06 March 2011

Book Review: Offshore by Penelope Fitzgerald

I think these may be the wrong kind of
boats, but the picture conveys the
feel of the setting better than
the pretty edition I own
Penelope Fitzgerald fills the 141 pages of Offshore with an odd assortment of Londoners living on boats moored on the Battersea Reach of the Thames during the swingin' sixties. It is not so much that each of the boat dwellers is odd, but taken as a whole they make for an odd assortment. And in a way, even the most conventional among them seem a little eccentric based solely on the fact that they have chosen to live on the Thames despite the practical and emotional complications imposed by doing so. For some, living offshore makes them quirky, for others being quirky makes them want to live offshore.

Richard kind of steals the show for me. In some ways he is the archetype former military character that pops up so frequently in British popular culture. Doesn't there always seem to be a fussy colonel or major tucked away somewhere in so many books?  And it is no surprise that the control freak in the book is the one that appeals to me. Sure I was touched by single(ish) mom Nenna and amused by her lively, resourceful daughters Martha and Tilda. And yes, Maurice the rent boy was as amusing as he was tragic (although I unfortunately kept picturing John Inman from "Are You Being Served"). Compared to the others, Richard's demons and desires seem much less dramatic, but set against his own reality they are no less consequential. Here Fitzgerald introduces us to Richard:
All the meetings of the boat-owners, by a movement as natural as the tides themselves, took place on Richard's converted Ton class minesweeper. Lord Jim, a felt reproof to amateurs, in speckless, always-renewed gray paint, overshadowed the other craft and was nearly twice their tonnage, Just as Richard, in his decent dark blue blazer, dominated the meeting itself. And yet he by no means wanted this responsibility. Living on Battersea Reach, overlooked by some very good houses, and under the surveillance of the Port of London Authority, entailed, surely, a certain standard of conduct. Richard would be one of the last men on earth or water to want to impose it. Yet someone must. Duty is what no-one else will do at the moment. Fortunately he did not have to define duty. War service in the RNVR, and his whole temperament before and since, had done that for him.
And from time to time Richard's inability to cope with anything but the most straightforward and linear makes him seem a little vulnerable. There are repeated, rather humorous references to his need to block out anything extraneous to his line of thought at any given moment.
On the whole, he disliked comparisons, because they made you think about more than one thing at a time.
Offshore is by no means Richard's story. Nenna is really the focus of the book. And the other characters are more than just bit players. Fitzgerald packs a lot into a short book. Compared to other Fitzgeralds I have read, I think Offshore is less introspective and more accessible than The Bookshop but defintely more emotionally sophisticated than Human Voices. Not surprising that this is the one that won her the Booker Prize.


  1. I have only read one book by Penelope Fitzgerald so far, The Bookshop but loved her style, the story and the characters. This storyline sounds unique and filled with some interesting characters. I also like that there's a little humor in Offshore.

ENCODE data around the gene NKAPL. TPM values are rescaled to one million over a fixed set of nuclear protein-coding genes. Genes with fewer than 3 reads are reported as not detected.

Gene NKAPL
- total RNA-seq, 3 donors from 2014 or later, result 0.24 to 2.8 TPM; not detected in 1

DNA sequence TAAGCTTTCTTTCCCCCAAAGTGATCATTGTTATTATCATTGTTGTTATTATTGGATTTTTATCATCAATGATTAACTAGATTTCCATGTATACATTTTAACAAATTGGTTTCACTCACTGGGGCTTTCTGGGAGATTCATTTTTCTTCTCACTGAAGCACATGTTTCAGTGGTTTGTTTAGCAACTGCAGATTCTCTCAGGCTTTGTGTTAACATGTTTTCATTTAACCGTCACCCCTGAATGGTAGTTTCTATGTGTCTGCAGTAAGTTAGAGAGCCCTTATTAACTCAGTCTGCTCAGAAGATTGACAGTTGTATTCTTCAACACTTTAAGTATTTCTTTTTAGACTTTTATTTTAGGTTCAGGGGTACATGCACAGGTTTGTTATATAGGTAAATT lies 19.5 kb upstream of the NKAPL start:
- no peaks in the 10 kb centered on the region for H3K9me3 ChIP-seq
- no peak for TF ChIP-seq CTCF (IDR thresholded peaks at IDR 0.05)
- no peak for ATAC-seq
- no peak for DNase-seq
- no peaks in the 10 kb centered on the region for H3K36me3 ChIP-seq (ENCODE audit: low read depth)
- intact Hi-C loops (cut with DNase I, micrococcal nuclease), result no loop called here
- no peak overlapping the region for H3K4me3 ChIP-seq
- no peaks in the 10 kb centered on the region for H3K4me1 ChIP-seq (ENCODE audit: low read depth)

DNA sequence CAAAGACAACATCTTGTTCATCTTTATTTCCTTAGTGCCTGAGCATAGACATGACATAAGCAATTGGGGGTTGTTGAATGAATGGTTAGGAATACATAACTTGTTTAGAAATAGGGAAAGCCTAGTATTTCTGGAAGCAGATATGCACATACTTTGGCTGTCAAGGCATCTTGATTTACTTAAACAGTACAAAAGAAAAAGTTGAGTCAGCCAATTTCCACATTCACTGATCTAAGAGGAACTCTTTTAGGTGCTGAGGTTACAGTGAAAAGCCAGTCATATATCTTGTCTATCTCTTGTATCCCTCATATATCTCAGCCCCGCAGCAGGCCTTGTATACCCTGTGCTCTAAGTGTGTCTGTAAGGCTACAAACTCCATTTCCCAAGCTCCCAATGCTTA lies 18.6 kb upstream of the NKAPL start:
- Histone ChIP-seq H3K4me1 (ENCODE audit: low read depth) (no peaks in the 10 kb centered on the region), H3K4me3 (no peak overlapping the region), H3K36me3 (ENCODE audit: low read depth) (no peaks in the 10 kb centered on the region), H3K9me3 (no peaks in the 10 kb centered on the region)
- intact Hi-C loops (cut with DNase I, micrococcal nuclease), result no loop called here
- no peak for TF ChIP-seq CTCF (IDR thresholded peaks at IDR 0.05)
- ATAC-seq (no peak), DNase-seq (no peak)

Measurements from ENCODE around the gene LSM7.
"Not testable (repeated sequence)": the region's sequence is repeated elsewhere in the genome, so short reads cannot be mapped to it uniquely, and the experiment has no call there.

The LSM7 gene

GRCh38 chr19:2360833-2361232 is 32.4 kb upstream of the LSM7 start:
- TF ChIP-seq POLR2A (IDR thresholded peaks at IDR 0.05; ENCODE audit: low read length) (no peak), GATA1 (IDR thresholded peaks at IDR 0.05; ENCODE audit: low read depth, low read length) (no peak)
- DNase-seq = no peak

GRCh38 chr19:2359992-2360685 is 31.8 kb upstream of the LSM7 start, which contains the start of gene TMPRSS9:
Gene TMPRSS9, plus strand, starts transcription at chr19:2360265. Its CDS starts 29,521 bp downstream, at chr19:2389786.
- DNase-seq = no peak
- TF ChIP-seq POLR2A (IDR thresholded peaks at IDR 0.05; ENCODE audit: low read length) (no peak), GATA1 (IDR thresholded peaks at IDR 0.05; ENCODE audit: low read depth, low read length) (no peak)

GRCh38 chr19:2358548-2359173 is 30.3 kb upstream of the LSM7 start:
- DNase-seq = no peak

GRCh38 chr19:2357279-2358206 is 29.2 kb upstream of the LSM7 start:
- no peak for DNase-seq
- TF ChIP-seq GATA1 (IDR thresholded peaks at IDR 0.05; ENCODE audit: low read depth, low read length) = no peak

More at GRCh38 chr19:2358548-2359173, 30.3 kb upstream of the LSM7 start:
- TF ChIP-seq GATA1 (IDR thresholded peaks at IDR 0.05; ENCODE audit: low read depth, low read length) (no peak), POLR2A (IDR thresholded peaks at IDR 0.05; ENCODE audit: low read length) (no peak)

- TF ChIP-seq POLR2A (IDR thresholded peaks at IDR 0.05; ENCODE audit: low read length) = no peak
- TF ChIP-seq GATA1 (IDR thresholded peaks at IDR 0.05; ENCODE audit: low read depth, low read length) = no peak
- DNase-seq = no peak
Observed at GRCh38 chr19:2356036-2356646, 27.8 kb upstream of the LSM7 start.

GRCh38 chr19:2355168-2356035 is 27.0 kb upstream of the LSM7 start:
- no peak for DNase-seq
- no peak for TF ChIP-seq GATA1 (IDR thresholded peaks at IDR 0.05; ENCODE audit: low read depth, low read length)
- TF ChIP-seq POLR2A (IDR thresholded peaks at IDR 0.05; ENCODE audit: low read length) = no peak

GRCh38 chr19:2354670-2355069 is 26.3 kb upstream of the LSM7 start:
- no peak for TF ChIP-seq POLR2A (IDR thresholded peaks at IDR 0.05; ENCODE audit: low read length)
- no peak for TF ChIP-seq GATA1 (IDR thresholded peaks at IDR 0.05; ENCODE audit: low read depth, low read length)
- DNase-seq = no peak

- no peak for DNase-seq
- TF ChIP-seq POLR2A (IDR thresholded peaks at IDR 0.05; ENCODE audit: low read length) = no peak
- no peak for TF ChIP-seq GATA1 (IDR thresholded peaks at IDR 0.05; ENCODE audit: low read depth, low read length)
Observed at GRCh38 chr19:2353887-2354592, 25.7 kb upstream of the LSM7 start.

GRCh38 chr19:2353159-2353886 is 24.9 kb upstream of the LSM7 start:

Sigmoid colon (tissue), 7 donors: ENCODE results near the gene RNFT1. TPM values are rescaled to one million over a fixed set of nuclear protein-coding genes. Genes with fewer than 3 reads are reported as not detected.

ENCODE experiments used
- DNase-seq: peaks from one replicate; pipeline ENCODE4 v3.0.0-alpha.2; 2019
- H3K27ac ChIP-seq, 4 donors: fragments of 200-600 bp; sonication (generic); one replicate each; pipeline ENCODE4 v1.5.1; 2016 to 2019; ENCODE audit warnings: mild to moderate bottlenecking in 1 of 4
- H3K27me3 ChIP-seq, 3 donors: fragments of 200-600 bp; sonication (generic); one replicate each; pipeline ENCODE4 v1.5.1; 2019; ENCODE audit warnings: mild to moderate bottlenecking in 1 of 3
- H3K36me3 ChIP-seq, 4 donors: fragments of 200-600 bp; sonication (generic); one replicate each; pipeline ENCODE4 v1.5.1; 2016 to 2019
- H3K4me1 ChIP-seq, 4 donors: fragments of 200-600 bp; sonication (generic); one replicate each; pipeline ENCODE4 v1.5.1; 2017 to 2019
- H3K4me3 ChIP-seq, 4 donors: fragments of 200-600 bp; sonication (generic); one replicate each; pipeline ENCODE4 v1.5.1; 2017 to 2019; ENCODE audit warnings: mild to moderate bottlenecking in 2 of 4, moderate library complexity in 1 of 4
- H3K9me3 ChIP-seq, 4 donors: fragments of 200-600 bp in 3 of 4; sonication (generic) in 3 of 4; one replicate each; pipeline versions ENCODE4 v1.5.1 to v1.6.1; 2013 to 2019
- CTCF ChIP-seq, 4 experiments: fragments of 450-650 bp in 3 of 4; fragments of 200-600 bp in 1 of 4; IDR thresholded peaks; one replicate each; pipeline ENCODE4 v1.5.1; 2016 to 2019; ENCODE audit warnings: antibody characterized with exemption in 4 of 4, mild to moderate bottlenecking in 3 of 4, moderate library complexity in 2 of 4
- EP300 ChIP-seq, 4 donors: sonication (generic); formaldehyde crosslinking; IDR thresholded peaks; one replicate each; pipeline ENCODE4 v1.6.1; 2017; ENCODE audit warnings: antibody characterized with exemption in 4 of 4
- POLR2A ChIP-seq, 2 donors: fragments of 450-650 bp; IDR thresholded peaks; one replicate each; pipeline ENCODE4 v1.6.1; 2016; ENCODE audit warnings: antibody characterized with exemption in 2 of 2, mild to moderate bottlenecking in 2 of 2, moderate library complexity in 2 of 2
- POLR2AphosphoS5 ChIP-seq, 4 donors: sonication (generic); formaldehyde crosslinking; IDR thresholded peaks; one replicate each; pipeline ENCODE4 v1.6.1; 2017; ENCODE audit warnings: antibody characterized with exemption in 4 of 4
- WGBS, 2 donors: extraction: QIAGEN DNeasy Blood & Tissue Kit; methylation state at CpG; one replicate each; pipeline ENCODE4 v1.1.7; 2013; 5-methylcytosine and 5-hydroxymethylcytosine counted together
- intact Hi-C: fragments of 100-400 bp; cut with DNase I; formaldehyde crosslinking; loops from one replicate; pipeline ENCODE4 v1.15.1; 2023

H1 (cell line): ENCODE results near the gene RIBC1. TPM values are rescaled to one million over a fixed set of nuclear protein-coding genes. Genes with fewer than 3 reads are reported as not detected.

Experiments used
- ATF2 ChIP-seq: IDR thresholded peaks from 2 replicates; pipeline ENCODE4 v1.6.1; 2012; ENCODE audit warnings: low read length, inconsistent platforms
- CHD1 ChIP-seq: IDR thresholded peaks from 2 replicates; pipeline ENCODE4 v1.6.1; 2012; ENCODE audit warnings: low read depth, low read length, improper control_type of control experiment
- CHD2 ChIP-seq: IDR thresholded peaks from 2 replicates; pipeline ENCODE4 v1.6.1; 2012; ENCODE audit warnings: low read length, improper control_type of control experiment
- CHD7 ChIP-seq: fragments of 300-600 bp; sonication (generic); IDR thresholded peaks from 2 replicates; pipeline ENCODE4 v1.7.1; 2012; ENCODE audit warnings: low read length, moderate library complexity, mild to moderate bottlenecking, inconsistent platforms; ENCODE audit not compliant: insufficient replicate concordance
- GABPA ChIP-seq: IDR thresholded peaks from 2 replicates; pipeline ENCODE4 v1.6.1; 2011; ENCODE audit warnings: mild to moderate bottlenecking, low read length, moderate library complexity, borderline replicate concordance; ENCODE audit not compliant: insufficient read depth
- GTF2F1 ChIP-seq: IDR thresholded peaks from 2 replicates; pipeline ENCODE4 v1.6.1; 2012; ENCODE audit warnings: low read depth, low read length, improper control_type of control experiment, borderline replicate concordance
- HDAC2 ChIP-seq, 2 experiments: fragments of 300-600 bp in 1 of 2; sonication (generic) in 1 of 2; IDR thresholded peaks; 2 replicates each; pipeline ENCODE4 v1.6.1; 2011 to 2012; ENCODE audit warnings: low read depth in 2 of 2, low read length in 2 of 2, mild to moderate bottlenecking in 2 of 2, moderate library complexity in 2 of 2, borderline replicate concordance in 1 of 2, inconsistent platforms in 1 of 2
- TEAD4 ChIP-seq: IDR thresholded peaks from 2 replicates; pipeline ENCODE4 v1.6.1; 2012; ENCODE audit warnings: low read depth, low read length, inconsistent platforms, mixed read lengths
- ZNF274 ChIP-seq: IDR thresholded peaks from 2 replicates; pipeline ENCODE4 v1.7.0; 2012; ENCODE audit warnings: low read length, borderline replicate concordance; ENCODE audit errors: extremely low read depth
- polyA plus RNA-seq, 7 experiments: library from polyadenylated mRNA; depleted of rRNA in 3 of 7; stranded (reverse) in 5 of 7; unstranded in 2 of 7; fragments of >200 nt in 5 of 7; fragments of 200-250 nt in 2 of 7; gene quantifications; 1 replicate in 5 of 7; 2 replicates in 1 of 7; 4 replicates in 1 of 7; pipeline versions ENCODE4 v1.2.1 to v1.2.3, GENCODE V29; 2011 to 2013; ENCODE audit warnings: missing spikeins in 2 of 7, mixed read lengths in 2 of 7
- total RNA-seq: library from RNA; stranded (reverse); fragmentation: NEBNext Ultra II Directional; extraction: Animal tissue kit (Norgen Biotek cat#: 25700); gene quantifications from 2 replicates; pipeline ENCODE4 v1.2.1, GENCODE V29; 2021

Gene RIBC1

I'm certainly going to add this book to my tbr list!
    ~ Amy

  2. I've only read The Bookshop, so I esp. appreciate this review. Had to smile at your question about the colonels and majors tucked away in British lit. Will keep my eyes out for this one. Thanks again for sharing it with us - it's good to have you back, btw.

  3. This is the only one of Fitzgerald's books that I've read, but I liked it quite a lot and want to read more. I thought the character portraits were so impressive. As you say, none of them, even the cat, feel like bit players.

  4. Wonderful review! I've only read one Penelope Fitzgerald book, The Bookshop, which I adored. I've been meaning to read more by her and have a copy of this as well as The Blue Flower. I think I may try this one next given your wonderful words!

  5. Nice review, Thomas - I want to read more PF and this sounds a good place to carry on with her work. I've read The Bookshop (loved) and Human Voices (meh). Think I have this somewhere... or maybe not. Will have a hunt.

  6. I have only read The Bookshop by Penelope Fitzgerald which I admired and I will now read Offshore.
    Last week I bought in a charity shop The Water Gypsies by A.P.Herbert. It is an orange and white Penguin and was originally published in 1930. It is set in the late 1920s and is about a community of boat people who live and work the Thames barges moored at Hammersmith. I think these two books will make an interesting contrast and I look forward to reading them, hopefully back-to-back.

  7. Amy: The more I read PF the more I like her and the more I like the books by her that I have already read.

    Susan: You will start to see the military brass everywhere.

    Teresa: You are so right about Stripey the cat!

    Steph: I also own The Blue Flower but will have to wait until the end of the TBR dare to read it.

    Simon: Thanks Si. (Can I call you Si?)

    Jill: That Herbert book sounds fascinating in light of having just read Offshore. Especially given the differences in time period.

  8. I really enjoyed this book. I'd also read The Bookshop and The Blue Flower, which I reviewed here:

    I'm waiting for someone to recommend another one of hers so I know which to read next. Thanks for reviewing this.

  9. You can call me Si ;)
    Not many people do, but my brother does, so you'll be in good company. Other people call me Sim. Take your pick!


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